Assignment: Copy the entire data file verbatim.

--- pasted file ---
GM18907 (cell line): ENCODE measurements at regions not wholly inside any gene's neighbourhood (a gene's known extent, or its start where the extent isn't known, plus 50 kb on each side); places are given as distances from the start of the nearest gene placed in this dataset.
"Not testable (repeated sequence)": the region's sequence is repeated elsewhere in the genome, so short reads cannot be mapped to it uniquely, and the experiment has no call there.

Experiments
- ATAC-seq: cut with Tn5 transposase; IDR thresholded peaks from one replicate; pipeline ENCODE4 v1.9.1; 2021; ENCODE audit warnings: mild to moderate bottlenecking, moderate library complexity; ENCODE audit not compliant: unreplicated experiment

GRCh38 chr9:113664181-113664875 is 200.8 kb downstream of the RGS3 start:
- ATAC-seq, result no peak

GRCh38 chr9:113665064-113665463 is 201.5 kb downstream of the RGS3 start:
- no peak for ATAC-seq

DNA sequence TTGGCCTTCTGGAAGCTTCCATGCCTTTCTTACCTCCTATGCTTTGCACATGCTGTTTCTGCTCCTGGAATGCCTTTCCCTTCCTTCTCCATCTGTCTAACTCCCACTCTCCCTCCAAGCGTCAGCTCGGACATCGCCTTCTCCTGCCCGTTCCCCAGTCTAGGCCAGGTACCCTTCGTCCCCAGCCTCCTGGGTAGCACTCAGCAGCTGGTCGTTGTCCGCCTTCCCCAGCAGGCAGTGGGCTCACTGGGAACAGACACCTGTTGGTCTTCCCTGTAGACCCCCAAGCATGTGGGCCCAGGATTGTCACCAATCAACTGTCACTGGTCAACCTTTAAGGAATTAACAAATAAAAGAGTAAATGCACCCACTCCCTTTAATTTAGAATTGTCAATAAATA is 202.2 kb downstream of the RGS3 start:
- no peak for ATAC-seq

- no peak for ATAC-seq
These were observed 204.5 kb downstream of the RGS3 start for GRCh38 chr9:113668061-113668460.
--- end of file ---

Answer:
GM18907 (cell line): ENCODE measurements at regions not wholly inside any gene's neighbourhood (a gene's known extent, or its start where the extent isn't known, plus 50 kb on each side); places are given as distances from the start of the nearest gene placed in this dataset.
"Not testable (repeated sequence)": the region's sequence is repeated elsewhere in the genome, so short reads cannot be mapped to it uniquely, and the experiment has no call there.

Experiments
- ATAC-seq: cut with Tn5 transposase; IDR thresholded peaks from one replicate; pipeline ENCODE4 v1.9.1; 2021; ENCODE audit warnings: mild to moderate bottlenecking, moderate library complexity; ENCODE audit not compliant: unreplicated experiment

GRCh38 chr9:113664181-113664875 is 200.8 kb downstream of the RGS3 start:
- ATAC-seq, result no peak

GRCh38 chr9:113665064-113665463 is 201.5 kb downstream of the RGS3 start:
- no peak for ATAC-seq

DNA sequence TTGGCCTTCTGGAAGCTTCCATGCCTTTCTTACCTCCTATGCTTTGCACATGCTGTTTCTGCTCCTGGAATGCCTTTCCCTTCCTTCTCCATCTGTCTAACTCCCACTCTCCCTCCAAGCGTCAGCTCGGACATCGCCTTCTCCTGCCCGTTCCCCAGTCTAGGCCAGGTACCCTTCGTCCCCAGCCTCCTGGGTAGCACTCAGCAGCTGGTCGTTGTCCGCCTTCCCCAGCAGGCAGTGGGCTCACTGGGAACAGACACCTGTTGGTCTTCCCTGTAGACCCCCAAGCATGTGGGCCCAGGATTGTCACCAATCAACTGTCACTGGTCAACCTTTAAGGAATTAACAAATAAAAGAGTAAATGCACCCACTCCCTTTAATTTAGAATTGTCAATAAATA is 202.2 kb downstream of the RGS3 start:
- no peak for ATAC-seq

- no peak for ATAC-seq
These were observed 204.5 kb downstream of the RGS3 start for GRCh38 chr9:113668061-113668460.